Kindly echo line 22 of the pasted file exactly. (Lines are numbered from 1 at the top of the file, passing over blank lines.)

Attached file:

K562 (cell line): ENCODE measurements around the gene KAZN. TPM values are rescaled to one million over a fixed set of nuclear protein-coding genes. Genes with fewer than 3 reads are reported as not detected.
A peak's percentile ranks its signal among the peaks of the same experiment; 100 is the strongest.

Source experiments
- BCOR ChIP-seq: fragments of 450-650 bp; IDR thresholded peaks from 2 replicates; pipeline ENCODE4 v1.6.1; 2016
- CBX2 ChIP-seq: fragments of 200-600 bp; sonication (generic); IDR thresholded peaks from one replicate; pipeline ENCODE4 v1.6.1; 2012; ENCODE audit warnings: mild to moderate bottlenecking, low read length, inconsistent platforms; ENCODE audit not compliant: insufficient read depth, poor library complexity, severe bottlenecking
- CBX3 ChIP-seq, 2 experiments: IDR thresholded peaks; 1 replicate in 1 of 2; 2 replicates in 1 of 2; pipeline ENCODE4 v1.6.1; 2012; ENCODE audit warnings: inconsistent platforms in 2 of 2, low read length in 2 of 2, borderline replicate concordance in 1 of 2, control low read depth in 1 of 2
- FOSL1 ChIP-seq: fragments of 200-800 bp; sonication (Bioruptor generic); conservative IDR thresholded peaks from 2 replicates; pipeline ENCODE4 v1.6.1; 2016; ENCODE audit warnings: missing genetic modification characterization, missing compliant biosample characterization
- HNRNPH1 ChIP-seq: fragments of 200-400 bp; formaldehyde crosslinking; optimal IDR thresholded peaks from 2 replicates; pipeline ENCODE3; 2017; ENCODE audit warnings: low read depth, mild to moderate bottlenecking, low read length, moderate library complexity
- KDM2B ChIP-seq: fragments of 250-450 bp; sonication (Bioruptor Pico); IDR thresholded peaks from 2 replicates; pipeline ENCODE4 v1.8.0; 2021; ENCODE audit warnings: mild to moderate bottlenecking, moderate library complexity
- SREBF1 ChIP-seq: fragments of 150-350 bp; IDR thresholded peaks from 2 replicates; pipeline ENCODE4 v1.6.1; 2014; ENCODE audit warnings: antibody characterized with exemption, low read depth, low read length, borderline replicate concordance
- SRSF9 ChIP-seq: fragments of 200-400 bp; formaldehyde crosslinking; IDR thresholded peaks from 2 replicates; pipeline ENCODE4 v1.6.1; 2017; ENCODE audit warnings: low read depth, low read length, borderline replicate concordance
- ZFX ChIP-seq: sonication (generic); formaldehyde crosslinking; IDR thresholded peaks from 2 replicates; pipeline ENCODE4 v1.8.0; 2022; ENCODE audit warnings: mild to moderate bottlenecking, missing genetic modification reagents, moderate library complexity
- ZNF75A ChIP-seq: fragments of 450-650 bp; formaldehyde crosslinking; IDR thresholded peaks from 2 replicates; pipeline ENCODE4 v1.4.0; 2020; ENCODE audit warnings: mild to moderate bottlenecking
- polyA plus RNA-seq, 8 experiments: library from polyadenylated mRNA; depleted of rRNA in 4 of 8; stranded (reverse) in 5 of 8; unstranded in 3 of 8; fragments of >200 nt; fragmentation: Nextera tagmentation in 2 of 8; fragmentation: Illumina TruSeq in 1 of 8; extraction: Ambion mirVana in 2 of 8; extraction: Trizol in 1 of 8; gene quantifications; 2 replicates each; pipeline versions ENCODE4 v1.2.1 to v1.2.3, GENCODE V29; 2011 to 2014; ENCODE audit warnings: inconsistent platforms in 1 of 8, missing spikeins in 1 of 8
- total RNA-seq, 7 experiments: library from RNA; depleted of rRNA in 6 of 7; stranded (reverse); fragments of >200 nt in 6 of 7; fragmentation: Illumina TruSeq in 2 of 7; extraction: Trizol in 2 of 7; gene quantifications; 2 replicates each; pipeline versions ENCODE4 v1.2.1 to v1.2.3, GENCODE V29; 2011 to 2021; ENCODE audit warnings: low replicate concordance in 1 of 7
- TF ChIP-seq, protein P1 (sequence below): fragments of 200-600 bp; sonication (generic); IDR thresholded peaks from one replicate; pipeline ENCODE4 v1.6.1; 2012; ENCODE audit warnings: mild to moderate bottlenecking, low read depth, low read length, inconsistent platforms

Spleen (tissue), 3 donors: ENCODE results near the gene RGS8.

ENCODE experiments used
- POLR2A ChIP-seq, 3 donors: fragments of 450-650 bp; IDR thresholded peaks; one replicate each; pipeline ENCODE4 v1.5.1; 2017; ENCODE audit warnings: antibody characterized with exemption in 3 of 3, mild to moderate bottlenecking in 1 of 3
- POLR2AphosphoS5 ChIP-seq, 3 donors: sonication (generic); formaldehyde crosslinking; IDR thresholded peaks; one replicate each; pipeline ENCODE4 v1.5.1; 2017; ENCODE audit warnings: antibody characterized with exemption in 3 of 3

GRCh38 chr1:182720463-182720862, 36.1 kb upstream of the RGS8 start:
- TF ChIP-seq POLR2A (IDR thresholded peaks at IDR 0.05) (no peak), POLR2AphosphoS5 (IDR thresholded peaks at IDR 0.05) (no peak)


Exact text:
- TF ChIP-seq POLR2A (IDR thresholded peaks at IDR 0.05) (no peak), POLR2AphosphoS5 (IDR thresholded peaks at IDR 0.05) (no peak)